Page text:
LOWELL, Mass.—How do you protect someone from something they can’t see?
That’s the trick for researchers trying to ensure that workers in the growing business of nanotechnology aren’t threatened by their livelihood.
But while U.S. regulators and scientists are mindful of past disasters—from lead to asbestos—they also know super-small nanoparticles present a huge challenge.
Charles Geraci, coordinator of the Nanotechnology Research Center for the National Institute of Occupational Safety and Health (NIOSH), calls it “working in the gray zone.” For him, it means using the newest toxicology research to educate and advise nano manufacturers about safeguarding workers, even as novel applications keep emerging for the minuscule particles with often amazing capabilities.
The good news, he said, is that many nanomaterials are simply smaller versions of substances that already are well-known, such as silver and titanium dioxide. The bad news is that the old rules for dealing with those materials might not apply to the nano versions. Geraci said manufacturers must take that into consideration.
Geraci spoke at the “Destination Nano” conference at the University of Massachusetts Lowell last week. His agency announced a partnership with the university on workplace safety issues, and Geraci spent some of his time in New England doing the kind of site visits he described in his discussion.
NIOSH has 52 active projects involving the safety of nanotechnology, Geraci said, as the agency works to concurrently study elements of a risk-management process that is traditionally done sequentially. First, scientists have to identify hazards associated with various nanoparticles, then figure out how those hazards behave. Next is determining whether workers could be exposed to the problem, how and at what level.
Only then can researchers map out a way to manage the risks, Geraci said.
He offered the example of carbon nanotubes: scientists know that exposing the lungs of mice to the fibrous particles can cause fibrosis. Certain types of the multi-walled tubes can reach the same spaces in the lungs where mesothelioma, a type of cancer associated with asbestos exposure, shows up.
“That’s exciting news for our pathologists and our toxicologists, because it says more research needs to be done,” Geraci said. “It doesn’t say this substance will cause cancer the way that asbestos causes cancer.”
It does mean, however, that it’s prudent to shield workers who are manufacturing nanotubes as much as possible, he said. That’s where the site visits come in.
Those visits involve looking at how and where workers are interacting with nanoparticles, as well as taking samples of the air they’re breathing. Geraci showed off several images that show the presence of carbon nanotubes in some of those samples—sometimes in places where workers weren’t wearing protective suits or respirators to shield them from the small particles.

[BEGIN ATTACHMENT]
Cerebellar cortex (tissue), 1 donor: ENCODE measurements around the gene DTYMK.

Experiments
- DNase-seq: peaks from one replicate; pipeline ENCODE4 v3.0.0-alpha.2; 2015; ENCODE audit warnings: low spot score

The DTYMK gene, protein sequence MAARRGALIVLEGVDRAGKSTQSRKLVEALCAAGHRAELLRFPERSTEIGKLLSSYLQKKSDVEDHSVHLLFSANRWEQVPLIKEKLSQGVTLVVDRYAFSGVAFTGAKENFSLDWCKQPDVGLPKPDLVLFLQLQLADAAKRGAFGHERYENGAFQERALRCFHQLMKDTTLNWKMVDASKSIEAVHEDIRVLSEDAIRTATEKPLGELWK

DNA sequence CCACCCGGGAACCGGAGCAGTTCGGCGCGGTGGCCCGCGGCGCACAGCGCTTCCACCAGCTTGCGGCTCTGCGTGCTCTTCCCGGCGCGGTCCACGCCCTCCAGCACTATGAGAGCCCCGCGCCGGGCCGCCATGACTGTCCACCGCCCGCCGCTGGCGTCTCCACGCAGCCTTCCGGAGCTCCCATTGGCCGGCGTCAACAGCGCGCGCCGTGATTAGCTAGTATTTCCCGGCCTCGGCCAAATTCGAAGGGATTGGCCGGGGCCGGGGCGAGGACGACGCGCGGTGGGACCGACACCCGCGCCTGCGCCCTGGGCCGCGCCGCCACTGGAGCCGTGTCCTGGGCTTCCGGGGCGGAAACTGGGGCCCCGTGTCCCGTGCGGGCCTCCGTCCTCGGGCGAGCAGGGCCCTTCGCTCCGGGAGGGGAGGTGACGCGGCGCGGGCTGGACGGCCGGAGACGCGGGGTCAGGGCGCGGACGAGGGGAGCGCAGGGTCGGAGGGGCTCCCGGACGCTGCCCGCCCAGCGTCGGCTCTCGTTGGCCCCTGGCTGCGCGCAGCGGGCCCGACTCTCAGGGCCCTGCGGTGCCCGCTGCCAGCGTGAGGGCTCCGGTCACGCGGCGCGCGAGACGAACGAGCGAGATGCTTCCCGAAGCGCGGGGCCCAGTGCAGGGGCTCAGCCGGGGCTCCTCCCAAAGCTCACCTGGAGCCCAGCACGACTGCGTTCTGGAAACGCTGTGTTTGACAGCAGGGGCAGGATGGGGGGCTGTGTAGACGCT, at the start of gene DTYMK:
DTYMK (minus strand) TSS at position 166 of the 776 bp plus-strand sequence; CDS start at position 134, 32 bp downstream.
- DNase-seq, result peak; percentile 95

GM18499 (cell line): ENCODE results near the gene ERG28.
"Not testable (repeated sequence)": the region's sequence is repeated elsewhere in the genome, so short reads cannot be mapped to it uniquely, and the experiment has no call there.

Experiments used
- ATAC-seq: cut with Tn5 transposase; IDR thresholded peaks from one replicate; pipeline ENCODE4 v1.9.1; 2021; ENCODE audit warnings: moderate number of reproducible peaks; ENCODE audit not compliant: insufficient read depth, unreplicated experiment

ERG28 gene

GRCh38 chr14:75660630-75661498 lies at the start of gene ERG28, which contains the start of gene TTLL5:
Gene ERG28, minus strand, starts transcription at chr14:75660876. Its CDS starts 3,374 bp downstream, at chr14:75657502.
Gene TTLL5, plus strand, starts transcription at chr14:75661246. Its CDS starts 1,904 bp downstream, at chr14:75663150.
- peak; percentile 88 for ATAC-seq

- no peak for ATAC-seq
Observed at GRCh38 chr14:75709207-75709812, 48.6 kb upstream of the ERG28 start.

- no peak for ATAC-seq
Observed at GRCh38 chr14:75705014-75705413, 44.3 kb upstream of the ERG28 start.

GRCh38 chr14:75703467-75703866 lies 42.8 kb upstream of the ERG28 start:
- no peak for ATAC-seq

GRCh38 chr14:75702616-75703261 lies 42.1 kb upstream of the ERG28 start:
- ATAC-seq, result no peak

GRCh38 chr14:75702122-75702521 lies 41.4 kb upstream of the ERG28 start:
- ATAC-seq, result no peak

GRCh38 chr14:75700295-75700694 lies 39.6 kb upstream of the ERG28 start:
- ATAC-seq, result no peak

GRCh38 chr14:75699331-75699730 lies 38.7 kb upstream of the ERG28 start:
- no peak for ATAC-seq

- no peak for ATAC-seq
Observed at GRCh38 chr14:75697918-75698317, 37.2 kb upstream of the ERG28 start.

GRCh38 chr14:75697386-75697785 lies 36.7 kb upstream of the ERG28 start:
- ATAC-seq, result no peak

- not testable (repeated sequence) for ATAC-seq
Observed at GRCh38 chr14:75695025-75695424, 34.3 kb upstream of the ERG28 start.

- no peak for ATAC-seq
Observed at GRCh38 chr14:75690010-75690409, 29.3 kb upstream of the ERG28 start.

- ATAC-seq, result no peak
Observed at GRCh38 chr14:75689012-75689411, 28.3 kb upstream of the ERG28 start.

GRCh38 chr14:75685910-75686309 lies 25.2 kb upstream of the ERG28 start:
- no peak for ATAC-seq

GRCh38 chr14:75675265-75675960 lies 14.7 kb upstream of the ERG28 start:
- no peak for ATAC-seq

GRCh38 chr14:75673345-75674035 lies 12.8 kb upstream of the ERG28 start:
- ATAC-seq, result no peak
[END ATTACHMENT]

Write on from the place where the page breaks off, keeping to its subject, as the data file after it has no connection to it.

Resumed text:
Geraci showed a before-and-after sequence of one such example. In the “after” photo, the worker resembled an extra from “The Hot Zone” but, Geraci said, was much safer from long-term problems.
“Some good risk management practices have eliminated the exposure for this particular technician,” he said.
Some fixes are easy, like convincing companies to work with nanoparticles mixed into a liquid—known as a slurry—instead of in a dry powder form, which is much harder to control. Many aren’t particularly expensive, and use readily available equipment. Others are harder to tackle.
Still others remain unknown. And it’s a struggle to keep up, Geraci said. Citing Nanowerk, an online news site about nanotechnology, he said there are now more than 2,500 nanomaterials on the market, coming from more than 150 suppliers.
“We really have a very small picture of what’s going on out there,” he said.
Some manufacturers have already issued their own safety recommendations, Geraci said. He said that in his experience, industry has made a good partner, because nanotechnology pioneers are highly aware of the mistakes made in prior decades, when substance considered safe turned out to be harmful—or lethal—to people, the environment, or both.
“We’re all at the table, out front of this,” Geraci said.
The answer to living with nanotechnology, at least for now, is more research, he said. Now that scientists have shown that some nanoparticles can cause health problems, at least in theory, there is cause for concern, but not panic, he said. Although NIOSH is not a regulatory agency, Geraci said everyone at his organization is aware that they have a chance to shape the rules and laws that will govern nanotechnology in the future—for better or for worse.
“We want to do good science and the right science, the relevant science,” Geraci said. “From that will come good policy.”